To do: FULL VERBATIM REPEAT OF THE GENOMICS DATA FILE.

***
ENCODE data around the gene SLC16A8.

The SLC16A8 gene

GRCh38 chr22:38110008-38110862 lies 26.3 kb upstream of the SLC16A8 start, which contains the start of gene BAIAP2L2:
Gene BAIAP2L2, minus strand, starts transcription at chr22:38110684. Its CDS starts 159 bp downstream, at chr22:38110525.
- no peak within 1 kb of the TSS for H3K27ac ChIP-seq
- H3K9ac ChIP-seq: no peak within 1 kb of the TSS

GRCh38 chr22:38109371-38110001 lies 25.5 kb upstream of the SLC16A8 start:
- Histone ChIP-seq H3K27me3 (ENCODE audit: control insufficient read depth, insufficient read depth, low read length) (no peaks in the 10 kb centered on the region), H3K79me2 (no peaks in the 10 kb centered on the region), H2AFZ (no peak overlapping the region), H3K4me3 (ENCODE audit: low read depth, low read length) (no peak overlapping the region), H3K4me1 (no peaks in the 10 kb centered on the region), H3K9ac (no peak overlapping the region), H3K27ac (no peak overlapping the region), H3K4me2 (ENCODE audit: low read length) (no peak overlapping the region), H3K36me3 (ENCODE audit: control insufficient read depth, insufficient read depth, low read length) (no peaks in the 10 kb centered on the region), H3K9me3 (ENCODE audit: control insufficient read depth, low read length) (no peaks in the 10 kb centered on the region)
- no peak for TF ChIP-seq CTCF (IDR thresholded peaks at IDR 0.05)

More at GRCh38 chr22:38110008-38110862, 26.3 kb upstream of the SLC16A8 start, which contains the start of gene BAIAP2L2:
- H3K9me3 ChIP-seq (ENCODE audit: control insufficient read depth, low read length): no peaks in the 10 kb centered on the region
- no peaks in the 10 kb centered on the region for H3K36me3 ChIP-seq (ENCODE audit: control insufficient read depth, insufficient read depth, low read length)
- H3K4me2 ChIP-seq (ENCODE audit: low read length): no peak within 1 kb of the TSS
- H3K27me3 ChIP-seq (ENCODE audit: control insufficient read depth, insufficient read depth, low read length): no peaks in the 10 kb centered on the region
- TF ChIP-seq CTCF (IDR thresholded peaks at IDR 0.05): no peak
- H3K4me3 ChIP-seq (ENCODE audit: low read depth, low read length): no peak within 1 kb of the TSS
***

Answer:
ENCODE data around the gene SLC16A8.

The SLC16A8 gene

GRCh38 chr22:38110008-38110862 lies 26.3 kb upstream of the SLC16A8 start, which contains the start of gene BAIAP2L2:
Gene BAIAP2L2, minus strand, starts transcription at chr22:38110684. Its CDS starts 159 bp downstream, at chr22:38110525.
- no peak within 1 kb of the TSS for H3K27ac ChIP-seq
- H3K9ac ChIP-seq: no peak within 1 kb of the TSS

GRCh38 chr22:38109371-38110001 lies 25.5 kb upstream of the SLC16A8 start:
- Histone ChIP-seq H3K27me3 (ENCODE audit: control insufficient read depth, insufficient read depth, low read length) (no peaks in the 10 kb centered on the region), H3K79me2 (no peaks in the 10 kb centered on the region), H2AFZ (no peak overlapping the region), H3K4me3 (ENCODE audit: low read depth, low read length) (no peak overlapping the region), H3K4me1 (no peaks in the 10 kb centered on the region), H3K9ac (no peak overlapping the region), H3K27ac (no peak overlapping the region), H3K4me2 (ENCODE audit: low read length) (no peak overlapping the region), H3K36me3 (ENCODE audit: control insufficient read depth, insufficient read depth, low read length) (no peaks in the 10 kb centered on the region), H3K9me3 (ENCODE audit: control insufficient read depth, low read length) (no peaks in the 10 kb centered on the region)
- no peak for TF ChIP-seq CTCF (IDR thresholded peaks at IDR 0.05)

More at GRCh38 chr22:38110008-38110862, 26.3 kb upstream of the SLC16A8 start, which contains the start of gene BAIAP2L2:
- H3K9me3 ChIP-seq (ENCODE audit: control insufficient read depth, low read length): no peaks in the 10 kb centered on the region
- no peaks in the 10 kb centered on the region for H3K36me3 ChIP-seq (ENCODE audit: control insufficient read depth, insufficient read depth, low read length)
- H3K4me2 ChIP-seq (ENCODE audit: low read length): no peak within 1 kb of the TSS
- H3K27me3 ChIP-seq (ENCODE audit: control insufficient read depth, insufficient read depth, low read length): no peaks in the 10 kb centered on the region
- TF ChIP-seq CTCF (IDR thresholded peaks at IDR 0.05): no peak
- H3K4me3 ChIP-seq (ENCODE audit: low read depth, low read length): no peak within 1 kb of the TSS